Science News
from research organizations

New distance record for 400 Gb/s data transmission

Date:
March 12, 2013
Source:
The Optical Society
Summary:
Scientists have devised a new patent-pending technique enabling 400 Gb/s signals to be sent over today's 100 gigahertz-grid optical networks over ultra-long distances for the first time.
Share:
       
FULL STORY

Measured optical spectrum of the eight 100GHz-spaced 495Gb/s WDM signals at the launch into the transmission fiber. The insets are measured constellation diagrams before and after transmission. QPSK: quadrature phase shift keying; QAM: quadrature amplitude modulation; WDM: wavelength division multiplexed.
Credit: Image courtesy AT&T Labs

As network carriers debate the next Ethernet standard -- and whether transmission speeds of 400 gigabit per second or 1 terabit per second should be the norm -- engineers are working on new measures to squeeze next-generation performance out of current-generation systems.

To that end, a team from AT&T has devised a new patent pending technique enabling tuning of the modulation spectral efficiency, which allows, for the first time, 400 Gb/s signals to be sent over today's 100 gigahertz-grid optical networks over ultra-long distances. Spectral efficiency is the information rate that can be transmitted over a given bandwidth, and measures how efficiently the available frequency spectrum is utilized.

The researchers, led by optical transmission system expert Xiang Zhou of AT&T Labs-Research in Middletown, N.J., will describe their work next week at OFC/NFOEC 2013.

In the system, Nyquist-shaped 400Gb/s signals with tunable spectral efficiency were generated using modulated subcarriers. Eight 100 GHz-spaced, 400 Gb/s wavelength-division-multiplexed signals were combined and then transmitted over a re-circulating transmission test platform consisting of 100-km fiber spans.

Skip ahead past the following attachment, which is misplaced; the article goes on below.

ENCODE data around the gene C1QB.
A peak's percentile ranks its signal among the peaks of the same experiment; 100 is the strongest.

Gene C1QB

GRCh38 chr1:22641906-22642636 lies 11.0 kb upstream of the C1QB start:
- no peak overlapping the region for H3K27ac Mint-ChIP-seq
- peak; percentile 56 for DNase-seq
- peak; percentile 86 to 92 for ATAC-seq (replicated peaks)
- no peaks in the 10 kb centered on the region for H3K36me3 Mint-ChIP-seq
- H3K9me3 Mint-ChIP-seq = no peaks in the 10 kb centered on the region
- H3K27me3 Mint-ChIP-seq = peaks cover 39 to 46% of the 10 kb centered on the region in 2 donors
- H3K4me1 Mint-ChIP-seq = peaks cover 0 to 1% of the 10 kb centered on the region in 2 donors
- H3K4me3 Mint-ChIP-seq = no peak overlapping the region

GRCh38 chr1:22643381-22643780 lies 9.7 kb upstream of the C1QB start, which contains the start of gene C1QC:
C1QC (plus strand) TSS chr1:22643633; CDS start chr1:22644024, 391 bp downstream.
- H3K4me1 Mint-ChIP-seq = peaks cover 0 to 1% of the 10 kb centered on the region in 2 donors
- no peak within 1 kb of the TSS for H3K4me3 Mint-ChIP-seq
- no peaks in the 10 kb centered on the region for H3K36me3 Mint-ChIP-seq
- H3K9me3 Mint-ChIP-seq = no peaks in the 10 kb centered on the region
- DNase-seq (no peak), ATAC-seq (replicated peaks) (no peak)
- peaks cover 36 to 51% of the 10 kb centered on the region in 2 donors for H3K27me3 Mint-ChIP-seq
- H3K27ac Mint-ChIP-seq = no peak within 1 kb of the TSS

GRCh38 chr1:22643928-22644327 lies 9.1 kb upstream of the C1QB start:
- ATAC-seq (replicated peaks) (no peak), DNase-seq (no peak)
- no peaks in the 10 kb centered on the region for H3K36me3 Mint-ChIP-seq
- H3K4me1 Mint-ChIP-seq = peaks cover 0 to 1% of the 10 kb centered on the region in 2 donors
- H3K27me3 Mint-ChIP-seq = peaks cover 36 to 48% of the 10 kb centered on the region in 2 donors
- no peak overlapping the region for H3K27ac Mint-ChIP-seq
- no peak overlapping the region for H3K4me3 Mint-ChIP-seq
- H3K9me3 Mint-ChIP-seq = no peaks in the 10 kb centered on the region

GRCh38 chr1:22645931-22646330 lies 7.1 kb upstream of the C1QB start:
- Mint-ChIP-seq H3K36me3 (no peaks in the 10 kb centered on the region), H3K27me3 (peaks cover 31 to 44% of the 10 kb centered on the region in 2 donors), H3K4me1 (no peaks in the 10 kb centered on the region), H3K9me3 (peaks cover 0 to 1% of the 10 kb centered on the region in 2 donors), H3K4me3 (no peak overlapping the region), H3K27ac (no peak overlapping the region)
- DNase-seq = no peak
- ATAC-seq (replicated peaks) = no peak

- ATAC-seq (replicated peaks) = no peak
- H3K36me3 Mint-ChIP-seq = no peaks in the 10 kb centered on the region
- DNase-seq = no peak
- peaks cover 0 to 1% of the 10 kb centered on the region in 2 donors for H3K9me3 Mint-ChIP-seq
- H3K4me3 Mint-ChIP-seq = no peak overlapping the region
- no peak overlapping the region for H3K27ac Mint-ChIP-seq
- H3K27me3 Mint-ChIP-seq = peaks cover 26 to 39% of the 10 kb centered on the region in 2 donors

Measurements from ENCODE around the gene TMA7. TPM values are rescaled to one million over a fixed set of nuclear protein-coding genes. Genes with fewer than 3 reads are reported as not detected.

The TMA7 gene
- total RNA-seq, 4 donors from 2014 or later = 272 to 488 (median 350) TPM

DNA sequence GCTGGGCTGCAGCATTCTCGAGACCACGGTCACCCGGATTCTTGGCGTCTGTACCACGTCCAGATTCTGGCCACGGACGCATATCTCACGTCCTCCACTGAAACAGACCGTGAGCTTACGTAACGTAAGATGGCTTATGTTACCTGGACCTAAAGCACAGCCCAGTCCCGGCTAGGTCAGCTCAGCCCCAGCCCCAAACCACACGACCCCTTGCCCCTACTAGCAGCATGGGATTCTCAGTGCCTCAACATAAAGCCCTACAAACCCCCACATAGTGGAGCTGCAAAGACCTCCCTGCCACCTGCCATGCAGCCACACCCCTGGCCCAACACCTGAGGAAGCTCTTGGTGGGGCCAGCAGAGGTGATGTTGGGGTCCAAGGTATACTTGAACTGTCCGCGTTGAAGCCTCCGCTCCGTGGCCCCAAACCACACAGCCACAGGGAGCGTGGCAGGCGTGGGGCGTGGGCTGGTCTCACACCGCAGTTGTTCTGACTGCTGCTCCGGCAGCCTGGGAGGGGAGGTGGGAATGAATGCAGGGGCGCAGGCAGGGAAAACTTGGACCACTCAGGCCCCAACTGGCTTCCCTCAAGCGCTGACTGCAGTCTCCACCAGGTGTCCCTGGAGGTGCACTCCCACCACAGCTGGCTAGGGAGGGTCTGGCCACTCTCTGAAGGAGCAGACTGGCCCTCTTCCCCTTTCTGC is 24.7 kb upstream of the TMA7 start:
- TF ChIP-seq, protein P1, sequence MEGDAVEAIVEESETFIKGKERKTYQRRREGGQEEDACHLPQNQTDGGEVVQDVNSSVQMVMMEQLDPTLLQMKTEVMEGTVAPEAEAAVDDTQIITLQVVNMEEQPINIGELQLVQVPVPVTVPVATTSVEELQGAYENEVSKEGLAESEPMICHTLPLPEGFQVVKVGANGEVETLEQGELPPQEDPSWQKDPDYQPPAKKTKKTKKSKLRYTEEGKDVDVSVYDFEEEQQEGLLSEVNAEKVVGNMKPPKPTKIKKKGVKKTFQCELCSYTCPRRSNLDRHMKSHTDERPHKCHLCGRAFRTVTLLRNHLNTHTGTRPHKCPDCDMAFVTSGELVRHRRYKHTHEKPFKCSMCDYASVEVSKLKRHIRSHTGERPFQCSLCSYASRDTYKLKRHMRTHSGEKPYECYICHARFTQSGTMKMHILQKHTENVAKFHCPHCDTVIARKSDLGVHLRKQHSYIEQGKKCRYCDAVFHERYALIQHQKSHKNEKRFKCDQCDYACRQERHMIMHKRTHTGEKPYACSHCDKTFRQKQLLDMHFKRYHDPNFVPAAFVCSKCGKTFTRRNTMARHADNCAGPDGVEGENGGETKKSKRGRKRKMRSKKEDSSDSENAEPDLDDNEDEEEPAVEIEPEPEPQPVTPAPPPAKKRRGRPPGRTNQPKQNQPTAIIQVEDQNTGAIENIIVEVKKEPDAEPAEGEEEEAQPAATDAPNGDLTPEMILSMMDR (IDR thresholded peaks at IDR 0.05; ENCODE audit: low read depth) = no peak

Using the new modulation technique and a new low-loss, large-effective area fiber from OFS Labs, the team transmitted the signals over a record-breaking 12,000 kilometers (roughly 7500 miles) -- surpassing their own previous distance record (using the 50 gigahertz-grid) by more than 9000 km.

"This result not only represents a reach increase by a factor of 2.5 for 100 GHz-spaced 400 G-class WDM systems, it also sets a new record for the product of spectral efficiency and distance," says Zhou. Compared to modulation techniques currently used, he says, "our method has the unique capability to allow tuning of the modulation spectral efficiency to match the available channel bandwidth and maximize the transmission reach, while maintaining tolerance to fiber nonlinearities and laser phase noise, both of which are major factors limiting performance for high-speed optical systems."


Story Source:

The above post is reprinted from materials provided by The Optical Society. Note: Materials may be edited for content and length.


Cite This Page:

The Optical Society. "New distance record for 400 Gb/s data transmission." ScienceDaily. ScienceDaily, 12 March 2013. <www.sciencedaily.com/releases/2013/03/130312134652.htm>.
The Optical Society. (2013, March 12). New distance record for 400 Gb/s data transmission. ScienceDaily. Retrieved September 4, 2015 from www.sciencedaily.com/releases/2013/03/130312134652.htm
The Optical Society. "New distance record for 400 Gb/s data transmission." ScienceDaily. www.sciencedaily.com/releases/2013/03/130312134652.htm (accessed September 4, 2015).

Share This Page: